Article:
Plans for the 24-story tower proposed at 2302 4th Ave. in Seattle’s Belltown neighborhood were presented to the Seattle Design Review Board at a Tuesday night meeting. Developer and owner TeamRise Group along with Seattle-baed architects Studio 19 Architects and Los Angeles-based CallisonRTKL gave their presentation of the project dubbed 4th & Bell, which sits at the intersection of the two streets and includes the historic Franklin Apartments. The tower also sits next door to a Seattle fire station.
The three-story and daylight basement Franklin Apartments were built in 1918 as an investment property for real estate developer Frank M. Jordan. George Lawton and Herman A. Moldenhour were the architects of the apartment building, and used a Georgian Revival style for the building. The style is often characterized by brick cladding, symmetrical facades, terra cotta lintels and sill, dentilled cornices and double-hung windows. At the time, two and three-bedroom apartments were going for $45 and $60 per month.
“Of the 28 remaining pre-World War II apartment buildings in Belltown, the Franklin ranks high in terms of retaining integrity — it is one of four that retains its exterior character defining features,” according to a 2015 Landmark Nomination Report Analysis submitted to the Seattle Landmarks Preservation Board. “It represents the everyday story of middle class residents who lived in affordable housing near the center city. Early 20th apartment blocks are important to the community and greatly defines Belltown,” the report continued.
The building had been purchased by L.A. Black in 1932 and then went through a number of short-term owners in the 1940s. It was later purchased by Howard A. Close in 1973 who then sold it to its current owner, according to Seattle records.
The tower TeamRise is proposing would sit on a 19,440 square foot lot and would utilize a stepped masses approach with about 274,750 square feet. With this option, there will be 287 units with 204 parking stalls. Plans for this option also call for retail space of 8,768 square feet.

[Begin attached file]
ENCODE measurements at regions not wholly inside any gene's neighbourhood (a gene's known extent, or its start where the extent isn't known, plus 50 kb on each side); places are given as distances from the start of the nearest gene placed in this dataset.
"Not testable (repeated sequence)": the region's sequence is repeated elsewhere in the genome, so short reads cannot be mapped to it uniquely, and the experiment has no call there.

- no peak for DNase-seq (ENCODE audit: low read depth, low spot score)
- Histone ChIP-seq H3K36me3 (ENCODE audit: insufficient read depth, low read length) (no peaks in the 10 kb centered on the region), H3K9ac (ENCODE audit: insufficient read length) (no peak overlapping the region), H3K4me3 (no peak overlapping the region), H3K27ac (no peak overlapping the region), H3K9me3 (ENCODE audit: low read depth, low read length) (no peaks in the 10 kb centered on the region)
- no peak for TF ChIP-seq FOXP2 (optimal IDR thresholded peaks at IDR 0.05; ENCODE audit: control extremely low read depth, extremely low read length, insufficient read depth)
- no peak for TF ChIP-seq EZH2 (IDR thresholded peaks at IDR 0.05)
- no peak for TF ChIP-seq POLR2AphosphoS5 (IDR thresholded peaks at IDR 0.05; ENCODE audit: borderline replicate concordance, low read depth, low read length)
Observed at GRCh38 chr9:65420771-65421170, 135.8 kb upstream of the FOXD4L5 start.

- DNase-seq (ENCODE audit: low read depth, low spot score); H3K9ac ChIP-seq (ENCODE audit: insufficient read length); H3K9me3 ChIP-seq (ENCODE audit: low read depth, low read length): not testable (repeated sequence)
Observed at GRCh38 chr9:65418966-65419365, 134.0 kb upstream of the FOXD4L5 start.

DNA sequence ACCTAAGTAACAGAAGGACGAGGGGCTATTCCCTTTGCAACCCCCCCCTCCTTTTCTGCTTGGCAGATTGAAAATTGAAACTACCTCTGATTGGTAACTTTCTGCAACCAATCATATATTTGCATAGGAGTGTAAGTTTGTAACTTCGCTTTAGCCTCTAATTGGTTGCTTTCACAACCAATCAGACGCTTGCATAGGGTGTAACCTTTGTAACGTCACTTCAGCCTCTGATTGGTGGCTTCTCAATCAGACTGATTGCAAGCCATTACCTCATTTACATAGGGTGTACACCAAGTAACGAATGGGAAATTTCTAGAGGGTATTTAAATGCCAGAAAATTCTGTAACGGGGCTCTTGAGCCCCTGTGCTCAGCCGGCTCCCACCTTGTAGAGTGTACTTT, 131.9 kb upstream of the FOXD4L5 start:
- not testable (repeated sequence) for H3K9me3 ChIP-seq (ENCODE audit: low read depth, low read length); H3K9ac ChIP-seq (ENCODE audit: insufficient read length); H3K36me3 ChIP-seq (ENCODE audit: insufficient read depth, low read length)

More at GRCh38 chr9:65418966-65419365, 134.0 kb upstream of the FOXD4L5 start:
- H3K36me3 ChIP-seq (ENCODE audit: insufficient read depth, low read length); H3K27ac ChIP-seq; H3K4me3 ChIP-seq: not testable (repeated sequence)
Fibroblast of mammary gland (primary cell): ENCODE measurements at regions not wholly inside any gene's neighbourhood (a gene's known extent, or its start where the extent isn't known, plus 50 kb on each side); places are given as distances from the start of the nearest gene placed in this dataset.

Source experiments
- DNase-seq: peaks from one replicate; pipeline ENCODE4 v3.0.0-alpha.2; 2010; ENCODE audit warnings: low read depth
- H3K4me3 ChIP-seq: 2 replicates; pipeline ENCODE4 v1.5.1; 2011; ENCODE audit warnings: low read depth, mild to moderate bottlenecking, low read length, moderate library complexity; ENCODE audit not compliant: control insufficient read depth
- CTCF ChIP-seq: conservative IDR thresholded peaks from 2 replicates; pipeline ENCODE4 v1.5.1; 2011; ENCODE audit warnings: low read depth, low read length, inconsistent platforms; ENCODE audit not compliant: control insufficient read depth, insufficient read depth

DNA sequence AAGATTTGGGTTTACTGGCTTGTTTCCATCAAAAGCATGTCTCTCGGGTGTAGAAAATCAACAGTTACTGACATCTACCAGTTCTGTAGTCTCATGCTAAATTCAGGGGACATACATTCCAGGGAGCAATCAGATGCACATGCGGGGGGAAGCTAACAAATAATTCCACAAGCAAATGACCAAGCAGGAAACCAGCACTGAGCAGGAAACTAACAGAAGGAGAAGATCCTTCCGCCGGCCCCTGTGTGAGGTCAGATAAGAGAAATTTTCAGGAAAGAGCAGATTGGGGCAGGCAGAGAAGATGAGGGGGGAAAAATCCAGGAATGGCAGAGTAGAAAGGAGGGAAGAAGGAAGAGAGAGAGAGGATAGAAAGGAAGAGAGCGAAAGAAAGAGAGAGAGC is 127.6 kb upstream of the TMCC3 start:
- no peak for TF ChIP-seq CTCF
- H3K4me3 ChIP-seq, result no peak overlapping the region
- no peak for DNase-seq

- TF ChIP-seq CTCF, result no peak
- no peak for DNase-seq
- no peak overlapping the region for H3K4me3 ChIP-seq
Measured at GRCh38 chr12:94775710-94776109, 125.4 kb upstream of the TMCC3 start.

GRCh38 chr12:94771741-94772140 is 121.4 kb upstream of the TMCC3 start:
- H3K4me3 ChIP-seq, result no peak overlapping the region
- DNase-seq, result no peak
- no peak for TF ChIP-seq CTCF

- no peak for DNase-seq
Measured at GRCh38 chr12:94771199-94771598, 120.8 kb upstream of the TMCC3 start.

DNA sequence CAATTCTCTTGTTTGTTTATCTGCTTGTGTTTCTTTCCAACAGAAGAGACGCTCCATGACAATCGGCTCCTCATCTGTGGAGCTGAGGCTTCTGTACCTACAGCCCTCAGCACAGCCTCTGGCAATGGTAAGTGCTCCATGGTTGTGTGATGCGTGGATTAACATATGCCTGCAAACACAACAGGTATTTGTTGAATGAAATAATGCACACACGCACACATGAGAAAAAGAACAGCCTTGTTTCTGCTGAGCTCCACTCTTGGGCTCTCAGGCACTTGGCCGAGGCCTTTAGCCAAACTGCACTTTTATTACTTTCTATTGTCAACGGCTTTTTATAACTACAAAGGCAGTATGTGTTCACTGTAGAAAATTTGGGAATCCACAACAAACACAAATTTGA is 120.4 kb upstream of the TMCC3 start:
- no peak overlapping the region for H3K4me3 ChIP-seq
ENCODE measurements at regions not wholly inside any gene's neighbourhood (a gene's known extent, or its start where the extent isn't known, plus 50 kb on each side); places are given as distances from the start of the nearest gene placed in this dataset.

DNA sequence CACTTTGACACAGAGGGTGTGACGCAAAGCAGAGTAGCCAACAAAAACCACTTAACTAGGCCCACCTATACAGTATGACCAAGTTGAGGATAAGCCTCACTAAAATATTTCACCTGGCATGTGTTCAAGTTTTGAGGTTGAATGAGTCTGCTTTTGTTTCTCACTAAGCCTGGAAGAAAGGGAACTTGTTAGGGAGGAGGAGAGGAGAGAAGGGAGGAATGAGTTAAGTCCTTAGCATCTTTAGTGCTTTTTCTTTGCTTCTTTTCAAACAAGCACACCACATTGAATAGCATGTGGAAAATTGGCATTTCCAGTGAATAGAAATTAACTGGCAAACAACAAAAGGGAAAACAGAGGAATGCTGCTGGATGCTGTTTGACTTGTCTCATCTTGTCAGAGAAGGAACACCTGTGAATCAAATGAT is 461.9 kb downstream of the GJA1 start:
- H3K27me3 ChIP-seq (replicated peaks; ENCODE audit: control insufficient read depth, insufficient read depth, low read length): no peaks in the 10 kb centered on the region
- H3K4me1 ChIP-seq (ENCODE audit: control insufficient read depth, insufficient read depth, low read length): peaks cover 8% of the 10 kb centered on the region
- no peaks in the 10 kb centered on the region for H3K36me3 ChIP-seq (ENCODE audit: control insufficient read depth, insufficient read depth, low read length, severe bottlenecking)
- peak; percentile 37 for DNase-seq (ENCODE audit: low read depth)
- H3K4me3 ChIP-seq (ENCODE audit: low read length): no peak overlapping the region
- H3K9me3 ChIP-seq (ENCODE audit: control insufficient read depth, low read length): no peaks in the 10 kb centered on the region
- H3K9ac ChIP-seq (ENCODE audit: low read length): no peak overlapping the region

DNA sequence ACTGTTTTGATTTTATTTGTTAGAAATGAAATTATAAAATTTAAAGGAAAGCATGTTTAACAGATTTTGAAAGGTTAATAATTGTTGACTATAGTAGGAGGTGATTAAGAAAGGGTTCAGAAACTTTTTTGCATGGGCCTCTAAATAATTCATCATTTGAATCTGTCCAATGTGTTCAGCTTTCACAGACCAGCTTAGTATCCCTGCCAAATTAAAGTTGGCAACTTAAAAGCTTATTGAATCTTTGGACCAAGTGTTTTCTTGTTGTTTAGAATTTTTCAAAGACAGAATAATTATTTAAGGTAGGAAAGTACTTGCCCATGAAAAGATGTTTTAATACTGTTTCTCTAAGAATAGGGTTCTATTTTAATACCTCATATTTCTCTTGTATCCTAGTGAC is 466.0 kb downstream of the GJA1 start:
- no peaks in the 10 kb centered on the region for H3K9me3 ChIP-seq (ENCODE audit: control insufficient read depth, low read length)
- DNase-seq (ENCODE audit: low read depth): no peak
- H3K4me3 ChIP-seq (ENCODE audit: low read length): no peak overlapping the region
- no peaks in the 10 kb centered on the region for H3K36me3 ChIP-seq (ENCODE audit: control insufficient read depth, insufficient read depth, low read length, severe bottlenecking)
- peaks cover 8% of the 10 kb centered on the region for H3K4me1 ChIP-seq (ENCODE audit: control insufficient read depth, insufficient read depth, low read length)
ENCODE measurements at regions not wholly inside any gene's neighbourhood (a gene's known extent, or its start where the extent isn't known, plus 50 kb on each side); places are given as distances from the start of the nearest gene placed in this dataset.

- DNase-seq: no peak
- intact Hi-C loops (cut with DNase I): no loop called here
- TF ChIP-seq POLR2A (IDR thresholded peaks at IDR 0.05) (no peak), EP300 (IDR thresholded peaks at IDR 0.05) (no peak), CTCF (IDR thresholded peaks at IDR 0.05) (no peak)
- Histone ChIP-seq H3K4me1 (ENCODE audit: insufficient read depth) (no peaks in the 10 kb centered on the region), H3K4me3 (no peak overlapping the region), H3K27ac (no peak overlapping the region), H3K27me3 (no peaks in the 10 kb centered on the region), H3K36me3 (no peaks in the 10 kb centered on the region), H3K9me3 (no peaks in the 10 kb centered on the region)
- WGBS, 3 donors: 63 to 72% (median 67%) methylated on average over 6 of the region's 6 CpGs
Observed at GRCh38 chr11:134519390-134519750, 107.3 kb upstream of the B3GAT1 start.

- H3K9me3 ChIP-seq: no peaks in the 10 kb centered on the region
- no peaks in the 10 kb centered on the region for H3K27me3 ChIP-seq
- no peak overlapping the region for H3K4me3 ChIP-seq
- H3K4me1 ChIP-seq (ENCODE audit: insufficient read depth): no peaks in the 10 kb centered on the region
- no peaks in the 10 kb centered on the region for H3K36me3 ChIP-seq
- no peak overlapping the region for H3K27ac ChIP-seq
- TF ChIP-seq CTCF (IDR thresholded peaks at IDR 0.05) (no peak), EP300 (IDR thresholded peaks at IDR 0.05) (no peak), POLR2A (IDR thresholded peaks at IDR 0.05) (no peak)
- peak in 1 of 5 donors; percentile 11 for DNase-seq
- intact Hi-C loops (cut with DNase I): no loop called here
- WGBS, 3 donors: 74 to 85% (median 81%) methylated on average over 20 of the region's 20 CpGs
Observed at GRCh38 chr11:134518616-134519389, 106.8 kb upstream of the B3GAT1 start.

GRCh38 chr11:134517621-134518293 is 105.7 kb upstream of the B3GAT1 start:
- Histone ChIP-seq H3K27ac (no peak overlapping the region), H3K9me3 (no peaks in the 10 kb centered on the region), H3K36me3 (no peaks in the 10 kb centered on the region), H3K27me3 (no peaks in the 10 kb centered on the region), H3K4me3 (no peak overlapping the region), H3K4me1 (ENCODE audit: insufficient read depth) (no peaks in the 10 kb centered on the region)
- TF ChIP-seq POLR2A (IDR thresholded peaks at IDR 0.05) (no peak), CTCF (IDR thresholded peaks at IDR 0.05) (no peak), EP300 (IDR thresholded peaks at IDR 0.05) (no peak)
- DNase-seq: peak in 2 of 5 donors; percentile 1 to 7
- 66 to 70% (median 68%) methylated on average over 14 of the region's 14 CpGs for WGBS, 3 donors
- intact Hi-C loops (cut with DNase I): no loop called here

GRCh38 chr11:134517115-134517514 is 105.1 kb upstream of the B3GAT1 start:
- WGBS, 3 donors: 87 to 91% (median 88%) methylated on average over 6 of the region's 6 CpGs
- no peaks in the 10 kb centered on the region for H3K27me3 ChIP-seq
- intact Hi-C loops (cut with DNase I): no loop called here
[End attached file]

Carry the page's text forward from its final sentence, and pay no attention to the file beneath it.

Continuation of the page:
“The concept of this design option responds to the landmark buildings on both sides by creating a podium level clad with bricks and having the glass tower emerge from this base,” according to the plans.
One of the advantages to this option is that the tower would be completely off of the Franklin Building footprint, allowing for the roof of that building to be used as a large outdoor amenity area. The rooftop would be accessed from the fourth floor of the tower and would also include an amenity space of 1,450 indoors, just next to the rooftop access. Rooftops on the fourth and top floor include open viewing decks, fire pit and lounge areas, a covered outdoor kitchen bar and bbq and private seating and dining areas. The fourth floor rooftop also provides private patios for units on that level.
According to the plans, residents will be greeted by a large glass atrium at ground floor where architects have carved out space for three retail exclusive spaces and two additional retail spaces that could be used for office or amenity space. There’s also a mailroom and residential lobby on the ground floor, along with a handful of residential units.
A breakdown of the units per floor show the majority of floors, seven through 24 will have 12 units each while level six will have 11 units, level four with eight units, level three with 17 units, level two with 18 units and level one with five units.